24 October 2003

No doubt everyone's sick to death of hearing about the "end of the supersonic age" but I don't care.

I grew up in the '70s in an area of Bristol that's very near to Filton airport, and so had several opportunities at that young age to witness Concorde test flights. I still remember clear as day the time it came low over our house, seeming to fill my bedroom window as it turned gracefully in front of my awestruck eyes before thundering off into the distance.

In adulthood I soon forgot about all that . Having no real interest in aviation or any likelihood of being able to actually fly on one, I soon took for granted what is essentially a miracle of mankind's engineering skills. It wasn't until August last year, when I took my son to Legoland in Windsor, that I began to realise just what Concorde means to me and everybody else.

Windsor is a stone's throw from Heathrow and so, during our day at Legoland, there was almost constant airplane activity above us, as an endless procession of jumbo jets made their way to and from the landing strip. After an hour or so you stopped noticing them. Then, at around 11.00am, Legoland was suddenly reduced to a standstill as Concorde roared over our heads, ascending into the clear blue sky beyond. Everyone in the theme park just stopped what they were doing and stared in awe, just as I had done all those years earlier. Then, as it hurtled off into the distance, the crowd suddenly broke into a spontaneous round of applause. People were clapping, cheering, whistling and whooping with excitement; their lives momentarily touched by something extraordinary. The feeling of exhilaration hit me too, and I was clapping along with everyone else, a huge grin of childlike delight all over my face. Was that due simply to a surge of hitherto unrecognised national pride? Coming out in support of Britain's recently beleaguered technological flagship? Or was it the display of sheer power, speed, grace and volume that was making us all jump for joy? From my own warped point of view, I think a lot of Concorde's appeal is to do with that sound, the one which it's namesake, Pete Kember, can dream of but never truly replicate. That Sonic Boom which has been Concorde's curse is also it's greatest asset (other than the speed of course). It's the reason why mere TV footage can never thrill you in the way that genuine near-proximity can. It's the sound of mankind tearing the heavens a new arsehole, an audio representation of our might and ingenuity. And as that thunderous tremor splits the air and vibrates through the body, it invigorates and makes you feel alive. I'm sure people used to go to Celtic Frost gigs specifically to get that kind of buzz, but frankly Concorde leaves even the loudest metal band for dead on the thrill-o-meter.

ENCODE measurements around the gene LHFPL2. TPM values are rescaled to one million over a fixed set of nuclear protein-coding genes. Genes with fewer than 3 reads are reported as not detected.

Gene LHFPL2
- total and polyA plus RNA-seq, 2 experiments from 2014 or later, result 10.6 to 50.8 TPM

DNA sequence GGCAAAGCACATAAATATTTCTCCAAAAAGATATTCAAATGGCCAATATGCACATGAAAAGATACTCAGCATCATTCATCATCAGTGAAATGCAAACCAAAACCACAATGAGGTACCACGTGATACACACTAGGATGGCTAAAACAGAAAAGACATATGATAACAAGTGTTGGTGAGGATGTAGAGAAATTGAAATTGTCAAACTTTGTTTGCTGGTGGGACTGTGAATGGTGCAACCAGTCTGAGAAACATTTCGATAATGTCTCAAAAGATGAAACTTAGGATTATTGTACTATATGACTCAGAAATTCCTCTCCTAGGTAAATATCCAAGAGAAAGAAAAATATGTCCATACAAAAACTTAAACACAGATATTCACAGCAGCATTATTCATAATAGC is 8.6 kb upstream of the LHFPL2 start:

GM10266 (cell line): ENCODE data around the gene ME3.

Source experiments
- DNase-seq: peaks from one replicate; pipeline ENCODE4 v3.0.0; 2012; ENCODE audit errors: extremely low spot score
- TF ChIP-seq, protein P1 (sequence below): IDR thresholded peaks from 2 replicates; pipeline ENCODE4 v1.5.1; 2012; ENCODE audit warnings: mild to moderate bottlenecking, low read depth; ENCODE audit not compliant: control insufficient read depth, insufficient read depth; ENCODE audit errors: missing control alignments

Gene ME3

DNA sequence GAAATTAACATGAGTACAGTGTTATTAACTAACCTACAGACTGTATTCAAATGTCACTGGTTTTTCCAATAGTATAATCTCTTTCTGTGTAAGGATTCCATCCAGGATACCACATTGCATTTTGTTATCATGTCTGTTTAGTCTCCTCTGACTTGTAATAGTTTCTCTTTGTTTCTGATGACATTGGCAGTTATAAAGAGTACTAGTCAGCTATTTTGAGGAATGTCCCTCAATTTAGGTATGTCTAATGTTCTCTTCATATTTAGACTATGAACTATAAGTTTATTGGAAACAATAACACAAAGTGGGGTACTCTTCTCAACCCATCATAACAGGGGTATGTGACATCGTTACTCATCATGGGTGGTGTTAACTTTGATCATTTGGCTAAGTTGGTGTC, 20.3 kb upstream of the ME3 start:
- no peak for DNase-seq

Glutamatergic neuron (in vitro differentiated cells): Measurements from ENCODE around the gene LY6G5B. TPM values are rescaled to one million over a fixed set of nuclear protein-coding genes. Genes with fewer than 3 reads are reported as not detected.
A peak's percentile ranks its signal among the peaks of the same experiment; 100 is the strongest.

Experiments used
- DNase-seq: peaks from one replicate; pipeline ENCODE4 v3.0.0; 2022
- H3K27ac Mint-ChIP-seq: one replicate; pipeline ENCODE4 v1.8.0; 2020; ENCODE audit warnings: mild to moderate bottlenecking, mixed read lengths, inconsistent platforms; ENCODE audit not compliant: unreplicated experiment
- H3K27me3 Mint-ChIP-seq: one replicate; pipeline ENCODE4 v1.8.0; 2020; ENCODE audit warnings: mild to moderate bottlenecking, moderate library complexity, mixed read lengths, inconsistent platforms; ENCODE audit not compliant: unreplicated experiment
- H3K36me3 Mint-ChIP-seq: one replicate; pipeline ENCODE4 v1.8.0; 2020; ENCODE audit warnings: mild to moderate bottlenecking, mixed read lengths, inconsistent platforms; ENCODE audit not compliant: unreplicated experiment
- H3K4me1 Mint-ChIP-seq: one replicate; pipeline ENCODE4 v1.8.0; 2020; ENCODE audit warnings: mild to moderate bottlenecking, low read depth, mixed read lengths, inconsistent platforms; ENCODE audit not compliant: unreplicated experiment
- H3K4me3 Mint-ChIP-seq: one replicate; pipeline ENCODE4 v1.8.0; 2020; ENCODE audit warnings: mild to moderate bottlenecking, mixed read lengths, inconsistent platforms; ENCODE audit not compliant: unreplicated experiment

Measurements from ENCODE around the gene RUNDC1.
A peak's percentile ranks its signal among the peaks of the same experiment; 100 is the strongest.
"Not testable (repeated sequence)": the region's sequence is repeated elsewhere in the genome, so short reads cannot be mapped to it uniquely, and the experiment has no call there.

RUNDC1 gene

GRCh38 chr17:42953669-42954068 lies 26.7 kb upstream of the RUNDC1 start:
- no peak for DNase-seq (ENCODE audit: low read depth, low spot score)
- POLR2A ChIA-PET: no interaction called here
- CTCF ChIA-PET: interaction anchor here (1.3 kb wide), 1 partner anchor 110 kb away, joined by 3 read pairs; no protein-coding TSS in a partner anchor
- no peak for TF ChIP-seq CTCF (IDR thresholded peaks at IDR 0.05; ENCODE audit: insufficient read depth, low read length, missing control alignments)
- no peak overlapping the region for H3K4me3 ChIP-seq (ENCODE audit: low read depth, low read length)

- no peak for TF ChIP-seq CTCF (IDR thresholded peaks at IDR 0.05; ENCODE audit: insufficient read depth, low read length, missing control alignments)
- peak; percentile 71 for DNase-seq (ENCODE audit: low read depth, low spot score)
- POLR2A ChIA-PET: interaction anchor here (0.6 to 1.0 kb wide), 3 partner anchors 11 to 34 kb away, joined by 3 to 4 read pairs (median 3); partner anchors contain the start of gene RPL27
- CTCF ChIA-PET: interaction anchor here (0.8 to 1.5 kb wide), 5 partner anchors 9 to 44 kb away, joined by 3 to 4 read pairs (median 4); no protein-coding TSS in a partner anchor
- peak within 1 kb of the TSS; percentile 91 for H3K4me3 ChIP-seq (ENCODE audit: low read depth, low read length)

So now Concorde is retired. As my son and I watched it fly over Bristol this afternoon (a mere speck of white in the sky this time) heading for Heathrow on it's final commercial flight, I couldn't help but reflect that never more will we hear that sound in a 'live' situation. Mankind's greatest noise-generator has been turned off permanently. The Americans are already talking about designing a new supersonic jet with dramatically reduced noise-levels. But where's the fun in that? Concorde was conceived in a different era, when Man's technological achievements were given far more importance than any notions of 'conservation' or 'noise pollution'. Nowadays we need to be more energy-conscious, more considerate to the environment, more sensible and grown-up about everything. We have to be if this planet's gonna support us into the 22nd Century. That's one reason why the Concorde story had to end now, but I can't help mourning it's passing.

Concorde: Majestic. Futuristic. Awe-inspiring. Beautiful. Loud as Fuck.